Surprisingly, many psychiatric medications can impact a person’s zinc level. If someone is already being treated for depression and their zinc levels decline, their depression could become more severe (Petrilli, et al., 2017). Not surprisingly, many doctors use zinc as a treatment for depression (Petrilli, et al., 2017).
Studies show that 19-24% of all people suffering from major depression fail to respond to antidepressants alone. Therefore, many doctors prescribe zinc supplements to help decrease depressive symptoms (Baltaci, 2013).
Zinc Deficiencies Can Cause Other Mental Health Disorders
Depression isn’t the only mental health disorder associated with zinc deficiencies (Deans, 2013). Research has shown that reduced zinc levels can also lead to disorders such as:
- Violent tendencies
A zinc supplement can help reduce the chance of these issues occurring.
What Kind of Evidence is There to Show that Zinc Impacts Depression Levels?
Over the years, researchers have investigated the role zinc can play when it comes to mental health. What they have found time and time again is that there is a high correlation between zinc levels and severity of depression (Swardfager, et al.., 2013).
In a review of 17 studies, Swardfager (2013) found that people with depression had much lower zinc levels than those who were not depressed. They also found that zinc deficiencies can increase the severity of depression (Swardfager, et al., 2013).
Another study conducted in 2013 showed that up to 50% of people diagnosed with depression had nutrient deficiencies. According to this study, zinc activates hippocampal neurogenesis by regulating brain-derived neurotrophic factor (Greenblatt, 2016). Without zinc, the brain can’t generate new neurons the way it’s supposed to.
What Can You Do to Improve Your Zinc Levels?
If you are already suffering from depression, make sure you talk to your doctor, a nutritionist or a naturopath before making any changes to your diet or regimen. You also shouldn’t take any supplements if you’re already being treated for depression without talking to your doctor.
The best form of Zinc I have found, is NOW Zinc Picolinate 50mg, take 1 capsule per day.
Baltaci, A., Mogulko, R. and Baltaci, S. (2019). The Role of Zinc in the Endocrine System. Pakistani Journal of Pharm Sci, 32(1), 231-239. Retrieved from https://uam-web2.uamont.edu/facultyweb/sims2/Zinc%20and%20Endocrine%20System.pdf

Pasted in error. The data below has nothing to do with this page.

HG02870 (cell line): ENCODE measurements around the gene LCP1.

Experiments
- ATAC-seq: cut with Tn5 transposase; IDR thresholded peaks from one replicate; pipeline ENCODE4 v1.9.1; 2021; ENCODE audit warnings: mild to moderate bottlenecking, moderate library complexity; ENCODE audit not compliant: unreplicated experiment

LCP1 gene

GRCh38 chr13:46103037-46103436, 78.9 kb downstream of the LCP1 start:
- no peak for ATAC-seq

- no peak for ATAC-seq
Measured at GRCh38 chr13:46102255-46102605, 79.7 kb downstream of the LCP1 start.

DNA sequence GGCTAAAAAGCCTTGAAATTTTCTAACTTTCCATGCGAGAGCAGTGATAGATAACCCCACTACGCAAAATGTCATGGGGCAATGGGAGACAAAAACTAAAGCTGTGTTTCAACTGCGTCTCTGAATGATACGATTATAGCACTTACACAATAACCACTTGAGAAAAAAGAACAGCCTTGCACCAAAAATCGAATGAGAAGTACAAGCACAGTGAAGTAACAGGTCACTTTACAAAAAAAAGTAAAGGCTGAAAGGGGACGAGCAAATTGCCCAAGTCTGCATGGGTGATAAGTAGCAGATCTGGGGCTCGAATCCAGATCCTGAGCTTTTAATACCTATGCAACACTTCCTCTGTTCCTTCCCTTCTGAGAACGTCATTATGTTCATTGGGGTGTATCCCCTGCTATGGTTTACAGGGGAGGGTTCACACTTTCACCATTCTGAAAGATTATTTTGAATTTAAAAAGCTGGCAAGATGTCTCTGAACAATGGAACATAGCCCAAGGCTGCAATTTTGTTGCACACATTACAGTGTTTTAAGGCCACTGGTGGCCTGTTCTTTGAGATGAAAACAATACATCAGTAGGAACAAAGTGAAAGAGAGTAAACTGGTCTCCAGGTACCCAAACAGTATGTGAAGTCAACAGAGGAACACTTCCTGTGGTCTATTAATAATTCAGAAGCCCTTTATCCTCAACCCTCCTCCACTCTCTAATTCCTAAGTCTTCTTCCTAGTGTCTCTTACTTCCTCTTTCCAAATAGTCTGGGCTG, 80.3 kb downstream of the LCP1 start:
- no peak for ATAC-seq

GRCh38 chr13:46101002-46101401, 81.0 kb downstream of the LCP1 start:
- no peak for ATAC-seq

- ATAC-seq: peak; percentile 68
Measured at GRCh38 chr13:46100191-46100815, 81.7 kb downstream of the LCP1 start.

Deans, E. (2013). Zinc: An Antidepressant. Psychology Today. Retrieved from https://www.psychologytoday.com/us/blog/evolutionary-psychiatry/201309/zinc-antidepressant
Greenblatt, J. (2016). Evidence-Based Research in the Role of Zinc and Magnesium Deficincies in Depression. Psychiatric Times, 33(12). Retrieved at https://www.psychiatrictimes.com/view/evidence-based-research-role-zinc-and-magnesium-deficiencies-depression.
Kubala, J. (2018, November 14). Zinc: Benefits, Deficiency, Food Sources and Side Effects. Retrieved from https://www.healthline.com/nutrition/zinc#deficiency
Nakamura, M., Miura, A., Nagahata, T, and et al. (2019). Low Zinc, Copper and Manganese Intake is Associated with Depression and Anxiety Symptoms in the Japanese Working Population: Findings from the Eating Habits and Well-Being Study. Nutrients, 11(847), 1-10. Retrieved from https://pubmed.ncbi.nlm.nih.gov/30991676/.
Petrilli, M. A., Kranz, T. M., & Kleinhaus, K. (2017). The Emerging Role for Zinc in Depression and Psychosis. Retrieved from https://www.frontiersin.org/articles/10.3389/fphar.2017.00414/full
Ranjbar, E. (2013). Effects of Zinc Supplementation in Patients with Major Depression: a Randomized Clinical Trial. Iranian Journal of Psychiatry, 8(2), 73-79. Retrieved from https://www.ncbi.nlm.nih.gov/pmc/articles/PMC3796297/?report=reader
Swardfager, W., et al. (2013). Zinc in Depression: a Meta-Analysis. Biol Psychiatry, 74, 872-878. Retrieved from https://pubmed.ncbi.nlm.nih.gov/23806573/